(2017—Director: Steven Soderbergh)
(out of 5 stars)
“Is it twenty or is it thirty? We are dealin’ with science here!” — Joe Bang (Daniel Craig) towards Jimmy Logan (Channing Tatum), who is unsure of the distance to the bank vault.
Potential spoilers below
Around the start of the 2017 summer blockbuster season, I saw a trailer that caught my attention at once. If you know me, you know that I prefer to care about a film only after I have seen it. I do this by staying as far away from a film’s marketing campaign as possible. Yet lately, I have made myself vulnerable to at least one or two film trailers per year as a personal experiment. I welcome with warmth the expectations to which I will compare with the film upon its release. (For 2016, it was Jackie, and I continue to rank its haunting teaser trailer among the best of its year and of the decade as well.) Logan Lucky’s trailer set me up for a thrilling and hilarious southern heist romp with probable awards contention, courtesy of Oscar-winning filmmaker Steven Soderbergh (returning from a four-year theatrical hiatus). While the actual film may not have met those expectations, it still excites and creates clever laughs. It trades the electrifying slickness of Soderbergh’s Ocean’s trilogy for pure southern charm and surprising restraint.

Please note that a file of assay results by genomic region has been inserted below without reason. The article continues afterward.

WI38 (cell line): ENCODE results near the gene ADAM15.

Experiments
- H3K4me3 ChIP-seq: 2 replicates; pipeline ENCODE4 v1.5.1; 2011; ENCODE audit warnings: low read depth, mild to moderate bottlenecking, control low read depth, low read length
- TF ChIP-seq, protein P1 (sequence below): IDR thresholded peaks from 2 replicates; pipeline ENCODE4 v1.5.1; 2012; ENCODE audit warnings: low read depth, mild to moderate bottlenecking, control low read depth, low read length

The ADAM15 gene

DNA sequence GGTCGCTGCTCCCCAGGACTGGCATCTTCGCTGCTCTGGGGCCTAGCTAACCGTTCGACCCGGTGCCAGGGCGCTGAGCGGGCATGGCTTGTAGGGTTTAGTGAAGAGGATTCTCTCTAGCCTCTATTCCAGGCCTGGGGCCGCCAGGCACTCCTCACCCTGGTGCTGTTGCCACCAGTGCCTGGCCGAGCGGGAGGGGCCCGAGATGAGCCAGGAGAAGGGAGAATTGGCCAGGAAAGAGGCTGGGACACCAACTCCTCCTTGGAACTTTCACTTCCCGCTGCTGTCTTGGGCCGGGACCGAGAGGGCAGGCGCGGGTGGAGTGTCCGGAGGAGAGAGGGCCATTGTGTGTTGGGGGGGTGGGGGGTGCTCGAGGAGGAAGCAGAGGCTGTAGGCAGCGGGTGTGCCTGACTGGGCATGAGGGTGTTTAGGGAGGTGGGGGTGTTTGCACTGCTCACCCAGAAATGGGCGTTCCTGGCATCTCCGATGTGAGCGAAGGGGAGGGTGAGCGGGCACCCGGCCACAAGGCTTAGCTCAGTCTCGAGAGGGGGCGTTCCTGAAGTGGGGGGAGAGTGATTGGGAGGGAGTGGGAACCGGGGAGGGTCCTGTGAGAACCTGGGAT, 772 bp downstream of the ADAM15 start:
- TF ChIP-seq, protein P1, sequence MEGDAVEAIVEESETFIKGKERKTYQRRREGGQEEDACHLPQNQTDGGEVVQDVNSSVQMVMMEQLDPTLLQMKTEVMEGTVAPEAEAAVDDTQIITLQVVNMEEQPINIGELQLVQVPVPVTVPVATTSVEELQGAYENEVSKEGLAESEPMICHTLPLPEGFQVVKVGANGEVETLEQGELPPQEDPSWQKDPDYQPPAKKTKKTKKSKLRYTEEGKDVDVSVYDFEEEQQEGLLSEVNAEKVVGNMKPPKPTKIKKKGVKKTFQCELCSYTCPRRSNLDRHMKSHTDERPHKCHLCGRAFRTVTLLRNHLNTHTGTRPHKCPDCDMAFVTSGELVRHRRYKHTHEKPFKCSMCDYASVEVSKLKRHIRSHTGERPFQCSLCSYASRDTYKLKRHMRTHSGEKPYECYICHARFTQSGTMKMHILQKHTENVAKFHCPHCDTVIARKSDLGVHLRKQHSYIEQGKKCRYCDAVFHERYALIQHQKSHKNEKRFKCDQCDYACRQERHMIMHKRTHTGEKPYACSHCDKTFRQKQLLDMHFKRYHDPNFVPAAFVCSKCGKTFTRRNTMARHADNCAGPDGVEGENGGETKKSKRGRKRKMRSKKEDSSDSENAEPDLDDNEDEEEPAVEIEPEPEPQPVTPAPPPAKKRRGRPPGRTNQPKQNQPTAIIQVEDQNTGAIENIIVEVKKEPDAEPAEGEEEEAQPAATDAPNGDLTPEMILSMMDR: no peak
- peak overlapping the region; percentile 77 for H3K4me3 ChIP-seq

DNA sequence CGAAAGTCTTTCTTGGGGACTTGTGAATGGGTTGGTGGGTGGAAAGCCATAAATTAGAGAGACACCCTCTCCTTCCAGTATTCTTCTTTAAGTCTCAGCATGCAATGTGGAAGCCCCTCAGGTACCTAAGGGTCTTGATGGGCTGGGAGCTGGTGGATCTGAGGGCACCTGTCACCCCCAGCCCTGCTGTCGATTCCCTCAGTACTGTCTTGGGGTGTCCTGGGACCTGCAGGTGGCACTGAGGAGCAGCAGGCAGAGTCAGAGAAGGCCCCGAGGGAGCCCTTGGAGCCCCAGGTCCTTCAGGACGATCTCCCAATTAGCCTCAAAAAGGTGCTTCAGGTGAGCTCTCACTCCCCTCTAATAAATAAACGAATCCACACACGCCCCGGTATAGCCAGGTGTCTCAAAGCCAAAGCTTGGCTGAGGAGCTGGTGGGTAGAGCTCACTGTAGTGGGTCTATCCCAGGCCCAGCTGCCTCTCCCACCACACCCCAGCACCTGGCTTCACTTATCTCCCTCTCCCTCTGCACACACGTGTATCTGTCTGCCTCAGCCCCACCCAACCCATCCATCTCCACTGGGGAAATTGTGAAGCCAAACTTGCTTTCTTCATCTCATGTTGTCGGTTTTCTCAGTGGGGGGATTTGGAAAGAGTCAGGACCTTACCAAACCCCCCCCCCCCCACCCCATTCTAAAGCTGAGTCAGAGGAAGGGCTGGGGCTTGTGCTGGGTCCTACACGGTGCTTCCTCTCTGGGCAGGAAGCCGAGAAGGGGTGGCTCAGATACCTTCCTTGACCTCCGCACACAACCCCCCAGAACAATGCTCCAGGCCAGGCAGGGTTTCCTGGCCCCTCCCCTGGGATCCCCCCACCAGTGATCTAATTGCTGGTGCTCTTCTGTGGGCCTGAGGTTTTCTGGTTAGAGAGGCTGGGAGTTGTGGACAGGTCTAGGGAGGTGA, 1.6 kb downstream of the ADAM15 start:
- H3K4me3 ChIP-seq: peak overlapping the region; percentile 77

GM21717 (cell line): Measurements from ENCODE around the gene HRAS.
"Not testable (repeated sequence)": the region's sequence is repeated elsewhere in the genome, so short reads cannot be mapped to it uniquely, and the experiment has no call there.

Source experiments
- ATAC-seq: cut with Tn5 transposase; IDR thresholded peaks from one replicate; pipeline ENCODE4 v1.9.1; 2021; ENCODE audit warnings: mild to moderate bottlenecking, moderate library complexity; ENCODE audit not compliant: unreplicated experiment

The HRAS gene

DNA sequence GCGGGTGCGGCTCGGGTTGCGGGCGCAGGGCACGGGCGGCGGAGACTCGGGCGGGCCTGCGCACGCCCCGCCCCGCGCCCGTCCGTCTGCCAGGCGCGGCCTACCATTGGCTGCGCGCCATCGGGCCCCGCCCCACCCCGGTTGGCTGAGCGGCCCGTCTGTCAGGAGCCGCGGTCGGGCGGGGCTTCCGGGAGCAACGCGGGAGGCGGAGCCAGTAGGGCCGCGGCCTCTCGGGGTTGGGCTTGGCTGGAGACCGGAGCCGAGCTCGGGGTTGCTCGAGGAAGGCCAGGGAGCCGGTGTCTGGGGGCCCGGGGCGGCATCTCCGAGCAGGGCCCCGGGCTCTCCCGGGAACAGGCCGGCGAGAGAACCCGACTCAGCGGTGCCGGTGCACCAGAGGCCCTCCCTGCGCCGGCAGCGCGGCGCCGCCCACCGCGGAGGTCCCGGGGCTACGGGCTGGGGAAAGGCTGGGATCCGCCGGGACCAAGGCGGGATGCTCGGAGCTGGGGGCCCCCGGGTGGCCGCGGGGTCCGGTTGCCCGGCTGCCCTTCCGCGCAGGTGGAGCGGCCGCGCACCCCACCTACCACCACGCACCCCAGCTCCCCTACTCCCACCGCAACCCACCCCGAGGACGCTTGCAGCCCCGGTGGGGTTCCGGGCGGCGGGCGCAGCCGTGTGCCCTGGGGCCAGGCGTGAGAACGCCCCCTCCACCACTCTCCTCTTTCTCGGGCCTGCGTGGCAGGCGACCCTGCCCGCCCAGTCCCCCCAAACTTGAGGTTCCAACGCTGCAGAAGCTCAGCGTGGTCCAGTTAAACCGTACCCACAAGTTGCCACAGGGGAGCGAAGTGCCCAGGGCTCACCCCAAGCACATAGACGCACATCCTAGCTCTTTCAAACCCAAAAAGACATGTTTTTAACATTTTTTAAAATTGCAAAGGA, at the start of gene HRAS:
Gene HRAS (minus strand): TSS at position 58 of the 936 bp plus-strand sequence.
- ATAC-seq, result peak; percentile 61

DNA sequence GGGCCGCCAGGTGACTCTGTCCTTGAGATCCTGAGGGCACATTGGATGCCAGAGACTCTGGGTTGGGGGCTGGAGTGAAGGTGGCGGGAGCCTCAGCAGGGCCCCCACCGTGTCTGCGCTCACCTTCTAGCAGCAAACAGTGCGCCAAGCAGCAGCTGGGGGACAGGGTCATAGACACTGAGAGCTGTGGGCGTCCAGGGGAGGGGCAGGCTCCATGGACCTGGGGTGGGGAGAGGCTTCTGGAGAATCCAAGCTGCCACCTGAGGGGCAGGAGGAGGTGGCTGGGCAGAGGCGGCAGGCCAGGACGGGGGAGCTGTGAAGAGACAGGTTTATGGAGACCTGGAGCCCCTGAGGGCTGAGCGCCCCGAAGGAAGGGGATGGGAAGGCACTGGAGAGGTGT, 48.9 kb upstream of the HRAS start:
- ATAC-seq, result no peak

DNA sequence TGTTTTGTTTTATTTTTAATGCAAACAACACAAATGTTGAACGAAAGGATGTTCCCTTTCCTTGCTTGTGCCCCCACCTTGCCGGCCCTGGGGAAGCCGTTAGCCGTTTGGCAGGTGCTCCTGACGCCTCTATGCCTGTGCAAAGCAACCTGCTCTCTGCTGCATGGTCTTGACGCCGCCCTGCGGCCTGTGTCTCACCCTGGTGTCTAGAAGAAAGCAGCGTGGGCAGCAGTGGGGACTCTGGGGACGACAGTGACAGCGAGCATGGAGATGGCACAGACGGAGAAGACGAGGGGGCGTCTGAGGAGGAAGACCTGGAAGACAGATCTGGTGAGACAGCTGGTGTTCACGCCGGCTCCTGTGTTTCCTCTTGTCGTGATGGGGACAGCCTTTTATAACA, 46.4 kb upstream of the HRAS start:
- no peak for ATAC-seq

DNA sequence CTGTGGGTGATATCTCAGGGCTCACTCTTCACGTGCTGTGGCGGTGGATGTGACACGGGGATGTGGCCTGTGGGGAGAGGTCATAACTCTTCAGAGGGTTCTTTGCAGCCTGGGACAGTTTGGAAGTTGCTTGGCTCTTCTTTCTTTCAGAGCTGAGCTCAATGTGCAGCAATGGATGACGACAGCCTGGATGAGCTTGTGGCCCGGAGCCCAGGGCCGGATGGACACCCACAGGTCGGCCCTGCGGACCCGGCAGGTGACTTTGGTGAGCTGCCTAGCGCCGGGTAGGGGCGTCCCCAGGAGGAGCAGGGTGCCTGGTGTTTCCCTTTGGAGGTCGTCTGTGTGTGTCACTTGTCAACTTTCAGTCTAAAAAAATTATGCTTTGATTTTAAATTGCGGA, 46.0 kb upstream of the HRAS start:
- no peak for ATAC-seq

West Virginia divorcé Jimmy Logan (Channing Tatum, Magic Mike XXL, the upcoming Kingsman: The Golden Circle) works for a construction crew at the Charlotte Motor Speedway. When superiors notice Jimmy’s permanent limp from a leg injury that halted his promising football career, they lay him off, fearing possible injury liability. Worse yet, he will soon have less access to his daughter Sadie (Farrah Mackenzie) since his ex-wife Bobbi (Katie Holmes, Batman Begins, Woman in Gold) and her new husband and car salesman Moody (David Denman, Power Rangers, NBC’s The Office) are moving to Virginia with Sadie. Desperate to improve his situation, Jimmy teams up with his one-armed brother Clyde (Adam Driver, Star Wars Episode VII: The Force Awakens, HBO’s Girls) and their sister Mellie (Riley Keough, Mad Max: Fury Road, It Comes at Night) to siphon cash from the speedway’s vault via its underground pipe system. They also recruit incarcerated demolition expert Joe Bang (Daniel Craig, Skyfall, Spectre) and his two, non-incarcerated brothers, Sam (Brian Gleeson, Snow White & the Huntsman, the upcoming Mother!) and Fish (Jack Quaid, The Hunger Games). Complications arise when a mix-up forces the team to execute the heist during the popular Coca-Cola 600 NASCAR race. This puts them in the sights of Sarah Grayson (Hilary Swank, Million Dollar Baby, Conviction), a relentless FBI special agent.